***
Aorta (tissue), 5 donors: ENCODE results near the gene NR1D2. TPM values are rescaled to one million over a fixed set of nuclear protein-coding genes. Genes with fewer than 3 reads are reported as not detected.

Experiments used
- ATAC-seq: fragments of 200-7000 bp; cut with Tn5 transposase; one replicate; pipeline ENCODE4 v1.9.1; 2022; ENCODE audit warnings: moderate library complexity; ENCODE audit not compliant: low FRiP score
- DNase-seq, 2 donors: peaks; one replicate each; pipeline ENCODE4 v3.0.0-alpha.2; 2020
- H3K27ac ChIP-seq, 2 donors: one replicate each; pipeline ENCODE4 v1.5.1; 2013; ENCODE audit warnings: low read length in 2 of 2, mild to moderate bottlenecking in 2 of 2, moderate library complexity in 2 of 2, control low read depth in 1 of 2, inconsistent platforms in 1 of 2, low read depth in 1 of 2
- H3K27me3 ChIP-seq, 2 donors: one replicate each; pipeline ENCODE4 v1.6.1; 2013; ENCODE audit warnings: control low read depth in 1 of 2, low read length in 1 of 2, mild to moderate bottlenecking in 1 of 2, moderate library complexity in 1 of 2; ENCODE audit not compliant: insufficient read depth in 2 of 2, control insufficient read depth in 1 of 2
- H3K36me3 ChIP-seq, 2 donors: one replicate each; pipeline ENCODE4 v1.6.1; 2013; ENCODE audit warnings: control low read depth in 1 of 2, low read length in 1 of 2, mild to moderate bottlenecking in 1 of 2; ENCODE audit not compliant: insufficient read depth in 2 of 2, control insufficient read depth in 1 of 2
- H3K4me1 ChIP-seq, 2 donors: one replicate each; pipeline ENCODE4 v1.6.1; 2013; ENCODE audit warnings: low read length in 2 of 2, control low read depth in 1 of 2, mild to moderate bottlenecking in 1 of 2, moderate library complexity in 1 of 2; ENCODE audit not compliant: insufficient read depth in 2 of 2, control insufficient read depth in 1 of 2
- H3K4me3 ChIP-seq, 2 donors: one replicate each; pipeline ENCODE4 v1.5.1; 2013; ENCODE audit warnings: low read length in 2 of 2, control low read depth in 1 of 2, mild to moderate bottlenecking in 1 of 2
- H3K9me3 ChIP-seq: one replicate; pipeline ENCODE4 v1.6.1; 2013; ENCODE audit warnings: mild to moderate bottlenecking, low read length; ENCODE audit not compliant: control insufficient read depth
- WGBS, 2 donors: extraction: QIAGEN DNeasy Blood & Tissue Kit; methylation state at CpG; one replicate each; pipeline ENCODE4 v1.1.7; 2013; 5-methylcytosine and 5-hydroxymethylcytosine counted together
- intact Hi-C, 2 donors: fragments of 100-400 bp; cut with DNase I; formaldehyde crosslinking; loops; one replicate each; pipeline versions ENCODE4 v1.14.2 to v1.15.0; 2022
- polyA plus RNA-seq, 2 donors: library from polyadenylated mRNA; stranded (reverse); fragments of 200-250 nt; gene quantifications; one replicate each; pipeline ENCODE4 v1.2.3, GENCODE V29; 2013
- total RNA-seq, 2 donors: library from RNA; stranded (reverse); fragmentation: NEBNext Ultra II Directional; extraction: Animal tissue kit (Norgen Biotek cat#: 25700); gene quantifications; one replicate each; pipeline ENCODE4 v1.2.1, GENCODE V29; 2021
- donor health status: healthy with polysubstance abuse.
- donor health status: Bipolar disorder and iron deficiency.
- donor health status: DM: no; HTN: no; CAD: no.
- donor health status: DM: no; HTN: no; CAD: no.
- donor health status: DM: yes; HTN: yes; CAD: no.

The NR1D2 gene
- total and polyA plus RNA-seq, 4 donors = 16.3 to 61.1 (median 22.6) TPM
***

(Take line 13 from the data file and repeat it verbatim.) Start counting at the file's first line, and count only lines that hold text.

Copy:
- polyA plus RNA-seq, 2 donors: library from polyadenylated mRNA; stranded (reverse); fragments of 200-250 nt; gene quantifications; one replicate each; pipeline ENCODE4 v1.2.3, GENCODE V29; 2013